It seems that the confusion over the new iPads LTE compatibility that I discussed on its release day has peeved some Australians so much, that Apple is offering refunds to anyone who felt they were misled into buying a ‘4g iPad.
In fact, the Australian competition watchdog, the Australian Competition and Consumer Commission (ACCC), will actually be filing an application with the country’s Federal Court to seek, ““injunctions, pecuniary penalties, corrective advertising and refunds to consumers affected”.
Wow, those are some seriously peeved consumers.
So who is at fault? Apple is perfectly entitled to call the iPad with LTE the 4G iPad, but it’s clear that it needed to do a better job in communicating the small print that not all 4G is created equal. As it says on the iPad features page, “4G LTE is supported only on AT&T and Verizon networks in the US, and on Bell, Rogers and Telus networks in Canada.” The problem is that it’s in tiny writing down at the bottom that I imagine would be hard to spot even on the ‘resolutionary’ new iPad display.
It’s clearly even more of an issue in Australia at down under they have an actual commercial LTE network deployment from Telstra. However, this uses 1800MHz for its LTE, which is not supported by the iPad 4G, which operates on 700MHz and 2100MHZ LTE network only. It’s not hard then to imagine that many punters would have bought one specifically for its 4G compatibility, only to be disappointed when they realised they’d been ‘had’.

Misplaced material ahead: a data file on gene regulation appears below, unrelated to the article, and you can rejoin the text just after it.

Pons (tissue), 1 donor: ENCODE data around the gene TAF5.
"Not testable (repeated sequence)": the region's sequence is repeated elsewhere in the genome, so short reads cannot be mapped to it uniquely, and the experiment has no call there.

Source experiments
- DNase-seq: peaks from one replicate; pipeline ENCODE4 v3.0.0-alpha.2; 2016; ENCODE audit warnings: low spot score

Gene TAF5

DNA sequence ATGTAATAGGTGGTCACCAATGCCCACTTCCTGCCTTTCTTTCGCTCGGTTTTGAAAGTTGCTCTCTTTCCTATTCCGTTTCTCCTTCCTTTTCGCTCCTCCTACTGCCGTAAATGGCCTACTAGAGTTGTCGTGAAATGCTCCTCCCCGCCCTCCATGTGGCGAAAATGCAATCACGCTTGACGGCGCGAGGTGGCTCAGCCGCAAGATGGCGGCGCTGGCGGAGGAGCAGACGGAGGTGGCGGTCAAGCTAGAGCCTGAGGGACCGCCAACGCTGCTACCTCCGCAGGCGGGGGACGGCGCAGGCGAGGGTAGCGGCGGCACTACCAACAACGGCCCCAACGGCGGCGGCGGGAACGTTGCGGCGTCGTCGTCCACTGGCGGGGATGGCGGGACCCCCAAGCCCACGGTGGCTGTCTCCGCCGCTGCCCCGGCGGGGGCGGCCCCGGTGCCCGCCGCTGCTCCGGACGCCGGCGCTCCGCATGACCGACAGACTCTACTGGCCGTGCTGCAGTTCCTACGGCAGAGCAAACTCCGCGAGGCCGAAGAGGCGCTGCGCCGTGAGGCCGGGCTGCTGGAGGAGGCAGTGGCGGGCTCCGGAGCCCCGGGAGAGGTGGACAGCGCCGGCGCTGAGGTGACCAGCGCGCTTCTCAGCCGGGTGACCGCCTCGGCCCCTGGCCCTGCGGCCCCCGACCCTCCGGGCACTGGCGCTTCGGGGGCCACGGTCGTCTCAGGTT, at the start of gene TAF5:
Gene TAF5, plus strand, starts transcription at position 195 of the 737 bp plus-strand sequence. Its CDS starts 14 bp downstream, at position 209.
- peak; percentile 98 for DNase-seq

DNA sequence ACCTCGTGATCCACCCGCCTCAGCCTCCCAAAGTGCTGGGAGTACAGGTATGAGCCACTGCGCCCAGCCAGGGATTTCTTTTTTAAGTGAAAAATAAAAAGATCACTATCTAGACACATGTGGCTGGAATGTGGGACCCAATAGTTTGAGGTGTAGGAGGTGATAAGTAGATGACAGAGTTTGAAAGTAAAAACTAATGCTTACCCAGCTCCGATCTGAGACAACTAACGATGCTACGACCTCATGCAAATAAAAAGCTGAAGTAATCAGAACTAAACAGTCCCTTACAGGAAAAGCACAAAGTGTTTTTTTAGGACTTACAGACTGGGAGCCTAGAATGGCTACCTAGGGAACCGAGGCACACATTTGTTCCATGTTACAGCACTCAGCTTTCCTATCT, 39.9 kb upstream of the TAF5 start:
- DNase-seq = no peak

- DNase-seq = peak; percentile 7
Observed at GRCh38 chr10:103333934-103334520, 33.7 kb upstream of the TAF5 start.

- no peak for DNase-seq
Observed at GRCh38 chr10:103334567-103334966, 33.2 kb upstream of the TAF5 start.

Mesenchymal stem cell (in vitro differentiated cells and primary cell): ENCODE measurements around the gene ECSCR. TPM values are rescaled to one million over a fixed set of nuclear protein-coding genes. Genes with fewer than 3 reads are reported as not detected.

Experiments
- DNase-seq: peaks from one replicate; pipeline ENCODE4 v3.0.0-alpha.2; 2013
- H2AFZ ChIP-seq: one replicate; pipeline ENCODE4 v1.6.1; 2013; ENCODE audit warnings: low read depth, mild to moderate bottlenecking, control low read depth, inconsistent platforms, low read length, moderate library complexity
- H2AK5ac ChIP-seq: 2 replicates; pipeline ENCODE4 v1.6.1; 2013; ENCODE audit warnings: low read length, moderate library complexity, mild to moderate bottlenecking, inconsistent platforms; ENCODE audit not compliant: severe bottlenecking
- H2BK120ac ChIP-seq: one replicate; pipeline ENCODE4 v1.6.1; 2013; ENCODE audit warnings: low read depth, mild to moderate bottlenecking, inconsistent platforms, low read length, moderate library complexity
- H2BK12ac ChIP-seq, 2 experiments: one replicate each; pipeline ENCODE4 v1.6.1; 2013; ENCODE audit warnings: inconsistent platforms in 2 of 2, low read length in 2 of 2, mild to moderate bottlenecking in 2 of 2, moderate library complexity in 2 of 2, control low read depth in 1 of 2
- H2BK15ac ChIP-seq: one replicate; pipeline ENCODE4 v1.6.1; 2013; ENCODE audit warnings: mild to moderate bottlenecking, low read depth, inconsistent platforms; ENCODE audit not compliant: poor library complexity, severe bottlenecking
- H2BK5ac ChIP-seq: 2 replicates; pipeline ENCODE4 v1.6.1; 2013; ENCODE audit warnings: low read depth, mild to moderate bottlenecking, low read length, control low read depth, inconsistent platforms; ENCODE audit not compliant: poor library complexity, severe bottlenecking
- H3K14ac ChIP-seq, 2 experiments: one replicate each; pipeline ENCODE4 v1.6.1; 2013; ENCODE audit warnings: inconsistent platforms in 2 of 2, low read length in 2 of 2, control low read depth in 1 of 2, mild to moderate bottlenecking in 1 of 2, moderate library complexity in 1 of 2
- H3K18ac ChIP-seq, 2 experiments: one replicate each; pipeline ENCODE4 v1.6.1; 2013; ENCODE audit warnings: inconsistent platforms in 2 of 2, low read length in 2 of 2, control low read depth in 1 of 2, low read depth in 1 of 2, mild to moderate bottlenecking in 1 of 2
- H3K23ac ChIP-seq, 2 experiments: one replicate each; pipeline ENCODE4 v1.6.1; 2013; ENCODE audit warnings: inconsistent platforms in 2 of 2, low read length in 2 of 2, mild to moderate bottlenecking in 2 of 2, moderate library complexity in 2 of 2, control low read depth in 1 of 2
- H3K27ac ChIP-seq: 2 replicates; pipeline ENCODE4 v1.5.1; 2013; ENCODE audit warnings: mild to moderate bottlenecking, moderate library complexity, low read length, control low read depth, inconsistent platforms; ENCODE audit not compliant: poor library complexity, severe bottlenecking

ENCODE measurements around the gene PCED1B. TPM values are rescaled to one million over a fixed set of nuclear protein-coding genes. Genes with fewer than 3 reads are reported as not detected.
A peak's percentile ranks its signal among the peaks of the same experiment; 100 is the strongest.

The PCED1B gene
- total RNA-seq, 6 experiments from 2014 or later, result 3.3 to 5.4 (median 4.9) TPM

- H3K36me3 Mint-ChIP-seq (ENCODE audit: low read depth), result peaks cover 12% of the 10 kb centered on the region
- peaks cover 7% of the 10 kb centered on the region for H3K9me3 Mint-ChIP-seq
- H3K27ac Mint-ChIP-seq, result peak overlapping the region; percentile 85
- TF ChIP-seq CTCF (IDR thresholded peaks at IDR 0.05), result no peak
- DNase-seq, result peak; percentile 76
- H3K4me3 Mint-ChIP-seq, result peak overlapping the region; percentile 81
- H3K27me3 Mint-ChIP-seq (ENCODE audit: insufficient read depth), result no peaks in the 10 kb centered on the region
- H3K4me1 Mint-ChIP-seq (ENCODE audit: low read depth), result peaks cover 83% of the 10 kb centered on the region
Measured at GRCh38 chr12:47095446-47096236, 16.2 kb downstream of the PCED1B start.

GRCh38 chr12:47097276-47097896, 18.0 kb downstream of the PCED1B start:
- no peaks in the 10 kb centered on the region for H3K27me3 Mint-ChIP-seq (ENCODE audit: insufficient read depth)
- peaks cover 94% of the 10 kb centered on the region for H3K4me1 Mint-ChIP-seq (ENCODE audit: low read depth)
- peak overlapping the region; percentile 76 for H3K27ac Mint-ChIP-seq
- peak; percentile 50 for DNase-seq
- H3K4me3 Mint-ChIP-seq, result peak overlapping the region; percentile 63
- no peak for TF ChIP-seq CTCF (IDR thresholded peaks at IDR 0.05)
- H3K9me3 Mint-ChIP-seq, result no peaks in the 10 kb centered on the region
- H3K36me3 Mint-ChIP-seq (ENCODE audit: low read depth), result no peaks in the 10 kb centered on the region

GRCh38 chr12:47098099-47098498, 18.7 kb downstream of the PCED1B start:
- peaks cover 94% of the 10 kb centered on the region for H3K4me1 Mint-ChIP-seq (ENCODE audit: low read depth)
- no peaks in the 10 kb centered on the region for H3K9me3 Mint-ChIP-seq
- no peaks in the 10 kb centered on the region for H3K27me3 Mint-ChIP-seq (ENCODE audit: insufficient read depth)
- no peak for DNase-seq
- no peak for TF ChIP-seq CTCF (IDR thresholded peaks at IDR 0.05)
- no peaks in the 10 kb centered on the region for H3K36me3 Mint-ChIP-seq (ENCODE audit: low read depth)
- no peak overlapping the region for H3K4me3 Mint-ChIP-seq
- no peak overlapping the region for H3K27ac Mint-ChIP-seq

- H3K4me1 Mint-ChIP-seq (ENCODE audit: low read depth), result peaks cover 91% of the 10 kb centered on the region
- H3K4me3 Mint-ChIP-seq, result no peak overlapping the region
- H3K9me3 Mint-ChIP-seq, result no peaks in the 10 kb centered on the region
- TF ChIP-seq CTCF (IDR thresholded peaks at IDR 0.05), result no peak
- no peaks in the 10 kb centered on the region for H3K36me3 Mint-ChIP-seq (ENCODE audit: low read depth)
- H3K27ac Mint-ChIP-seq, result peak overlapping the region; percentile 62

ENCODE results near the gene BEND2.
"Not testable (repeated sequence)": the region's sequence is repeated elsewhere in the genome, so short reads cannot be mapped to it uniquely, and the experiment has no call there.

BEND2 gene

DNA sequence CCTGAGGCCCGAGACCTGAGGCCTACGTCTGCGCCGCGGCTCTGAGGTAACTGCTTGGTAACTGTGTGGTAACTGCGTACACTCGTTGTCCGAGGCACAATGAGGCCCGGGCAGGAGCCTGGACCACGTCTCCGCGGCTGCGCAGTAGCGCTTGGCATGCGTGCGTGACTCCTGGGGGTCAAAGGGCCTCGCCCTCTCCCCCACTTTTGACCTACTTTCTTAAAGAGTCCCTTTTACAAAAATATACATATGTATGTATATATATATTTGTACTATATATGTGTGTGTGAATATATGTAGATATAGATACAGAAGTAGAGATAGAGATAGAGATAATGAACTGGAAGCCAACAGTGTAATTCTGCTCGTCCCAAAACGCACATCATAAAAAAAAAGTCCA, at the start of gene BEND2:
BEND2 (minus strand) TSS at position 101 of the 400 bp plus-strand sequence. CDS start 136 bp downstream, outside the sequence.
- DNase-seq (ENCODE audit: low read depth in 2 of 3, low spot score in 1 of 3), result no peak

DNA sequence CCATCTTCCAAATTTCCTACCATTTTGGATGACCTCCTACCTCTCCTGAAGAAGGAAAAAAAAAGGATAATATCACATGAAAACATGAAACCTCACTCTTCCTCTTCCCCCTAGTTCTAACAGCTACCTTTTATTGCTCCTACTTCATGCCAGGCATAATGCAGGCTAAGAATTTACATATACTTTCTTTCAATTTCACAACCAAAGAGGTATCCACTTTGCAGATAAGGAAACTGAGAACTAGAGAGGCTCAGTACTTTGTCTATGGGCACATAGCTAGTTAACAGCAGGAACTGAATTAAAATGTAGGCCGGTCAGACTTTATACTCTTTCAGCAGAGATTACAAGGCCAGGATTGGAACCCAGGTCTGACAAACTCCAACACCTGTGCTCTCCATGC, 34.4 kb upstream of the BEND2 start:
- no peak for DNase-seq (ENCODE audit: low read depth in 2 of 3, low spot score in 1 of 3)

Apple would have done well to have made that clearer and to talk up its actually quite impressive 3G capabilities more. After all, the chipset inside supports HSPA+ and DC-HSDPA, which can reach some pretty impressive theoretical top speeds. HSPA+ is currently being rolled out across the UK by all the networks and though is somewhat patchwork at the moment by the end of the year is should be much more widespread so if you’ve bought an iPad 4g and are feeling glum about the lack of LTE, the don’t – you’ll still, to some extent, ‘get the benefit’ as my Grandma used to say.
As we in the industry know, these technologies are technically evolutions of 3G, but that hasn’t stopped them being marketed by AT&T and T-Mobile in the US at 4G. Then again everything is 4G in the US, LTE, DS-HSPA, HSPA+, WiMAX, and two cans and on some rural networks, two cans and a piece of string. (That is an actual FACT).
That said, if anyone does feel strongly about it in the UK, they can direct their ire at the Advertising Standards Authority (ASA). Not that I’m stirring or anything.
Tilak Tejaswini, the global head of carrier services for Telstra International Singapore will be speaking at the LTE Asia summit in September, though if you can’t wait till then, the iPad 4G topic is sure to crop up at the LTE World Summit, taking place in May in sunny Barcelona.